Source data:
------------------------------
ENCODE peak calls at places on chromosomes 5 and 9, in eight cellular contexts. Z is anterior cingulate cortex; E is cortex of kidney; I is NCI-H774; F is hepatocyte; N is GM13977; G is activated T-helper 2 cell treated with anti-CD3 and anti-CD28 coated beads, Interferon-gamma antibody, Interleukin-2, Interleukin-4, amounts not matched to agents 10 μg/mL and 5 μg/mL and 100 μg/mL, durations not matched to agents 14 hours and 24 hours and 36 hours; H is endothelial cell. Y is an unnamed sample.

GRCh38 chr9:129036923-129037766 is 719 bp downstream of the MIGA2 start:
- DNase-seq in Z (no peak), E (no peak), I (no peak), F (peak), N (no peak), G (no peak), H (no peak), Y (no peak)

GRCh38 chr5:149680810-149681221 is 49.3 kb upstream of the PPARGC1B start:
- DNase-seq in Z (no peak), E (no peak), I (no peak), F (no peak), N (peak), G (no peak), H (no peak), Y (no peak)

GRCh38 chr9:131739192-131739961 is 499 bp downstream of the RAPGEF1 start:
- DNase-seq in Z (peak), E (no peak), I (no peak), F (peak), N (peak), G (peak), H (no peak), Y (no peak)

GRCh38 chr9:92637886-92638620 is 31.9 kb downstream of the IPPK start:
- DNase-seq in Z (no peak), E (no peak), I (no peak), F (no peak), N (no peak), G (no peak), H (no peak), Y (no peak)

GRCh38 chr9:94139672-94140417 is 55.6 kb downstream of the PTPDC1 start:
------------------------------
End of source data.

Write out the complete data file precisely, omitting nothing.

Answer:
ENCODE peak calls at places on chromosomes 5 and 9, in eight cellular contexts. Z is anterior cingulate cortex; E is cortex of kidney; I is NCI-H774; F is hepatocyte; N is GM13977; G is activated T-helper 2 cell treated with anti-CD3 and anti-CD28 coated beads, Interferon-gamma antibody, Interleukin-2, Interleukin-4, amounts not matched to agents 10 μg/mL and 5 μg/mL and 100 μg/mL, durations not matched to agents 14 hours and 24 hours and 36 hours; H is endothelial cell. Y is an unnamed sample.

GRCh38 chr9:129036923-129037766 is 719 bp downstream of the MIGA2 start:
- DNase-seq in Z (no peak), E (no peak), I (no peak), F (peak), N (no peak), G (no peak), H (no peak), Y (no peak)

GRCh38 chr5:149680810-149681221 is 49.3 kb upstream of the PPARGC1B start:
- DNase-seq in Z (no peak), E (no peak), I (no peak), F (no peak), N (peak), G (no peak), H (no peak), Y (no peak)

GRCh38 chr9:131739192-131739961 is 499 bp downstream of the RAPGEF1 start:
- DNase-seq in Z (peak), E (no peak), I (no peak), F (peak), N (peak), G (peak), H (no peak), Y (no peak)

GRCh38 chr9:92637886-92638620 is 31.9 kb downstream of the IPPK start:
- DNase-seq in Z (no peak), E (no peak), I (no peak), F (no peak), N (no peak), G (no peak), H (no peak), Y (no peak)

GRCh38 chr9:94139672-94140417 is 55.6 kb downstream of the PTPDC1 start: